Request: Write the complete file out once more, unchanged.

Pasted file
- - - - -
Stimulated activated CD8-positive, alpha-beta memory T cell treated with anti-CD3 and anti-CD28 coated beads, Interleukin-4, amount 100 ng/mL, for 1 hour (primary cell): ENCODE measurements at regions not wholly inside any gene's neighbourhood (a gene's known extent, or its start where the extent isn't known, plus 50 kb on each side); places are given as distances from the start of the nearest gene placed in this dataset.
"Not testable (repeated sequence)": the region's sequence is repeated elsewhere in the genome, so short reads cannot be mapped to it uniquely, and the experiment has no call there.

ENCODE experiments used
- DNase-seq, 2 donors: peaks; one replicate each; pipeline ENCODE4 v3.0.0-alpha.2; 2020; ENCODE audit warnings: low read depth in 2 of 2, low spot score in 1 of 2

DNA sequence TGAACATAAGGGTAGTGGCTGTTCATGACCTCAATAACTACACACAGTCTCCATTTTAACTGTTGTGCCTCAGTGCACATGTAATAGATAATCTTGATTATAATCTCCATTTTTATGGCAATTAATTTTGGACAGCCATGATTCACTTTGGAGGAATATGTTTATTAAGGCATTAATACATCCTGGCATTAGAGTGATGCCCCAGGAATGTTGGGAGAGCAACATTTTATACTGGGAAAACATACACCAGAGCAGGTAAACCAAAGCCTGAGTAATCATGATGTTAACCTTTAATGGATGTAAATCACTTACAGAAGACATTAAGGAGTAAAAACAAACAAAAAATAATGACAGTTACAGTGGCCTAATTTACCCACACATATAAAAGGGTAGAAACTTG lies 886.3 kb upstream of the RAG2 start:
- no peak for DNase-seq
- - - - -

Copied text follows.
Stimulated activated CD8-positive, alpha-beta memory T cell treated with anti-CD3 and anti-CD28 coated beads, Interleukin-4, amount 100 ng/mL, for 1 hour (primary cell): ENCODE measurements at regions not wholly inside any gene's neighbourhood (a gene's known extent, or its start where the extent isn't known, plus 50 kb on each side); places are given as distances from the start of the nearest gene placed in this dataset.
"Not testable (repeated sequence)": the region's sequence is repeated elsewhere in the genome, so short reads cannot be mapped to it uniquely, and the experiment has no call there.

ENCODE experiments used
- DNase-seq, 2 donors: peaks; one replicate each; pipeline ENCODE4 v3.0.0-alpha.2; 2020; ENCODE audit warnings: low read depth in 2 of 2, low spot score in 1 of 2

DNA sequence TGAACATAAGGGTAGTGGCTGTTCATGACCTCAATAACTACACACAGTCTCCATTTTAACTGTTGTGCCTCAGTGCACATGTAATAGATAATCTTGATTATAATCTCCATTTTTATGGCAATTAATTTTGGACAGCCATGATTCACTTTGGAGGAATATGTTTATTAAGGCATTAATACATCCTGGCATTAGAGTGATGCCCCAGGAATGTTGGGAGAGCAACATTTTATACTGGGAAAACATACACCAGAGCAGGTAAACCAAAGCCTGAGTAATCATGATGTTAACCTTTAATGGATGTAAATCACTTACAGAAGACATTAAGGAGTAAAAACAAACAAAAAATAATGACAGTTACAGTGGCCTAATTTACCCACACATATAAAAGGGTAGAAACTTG lies 886.3 kb upstream of the RAG2 start:
- no peak for DNase-seq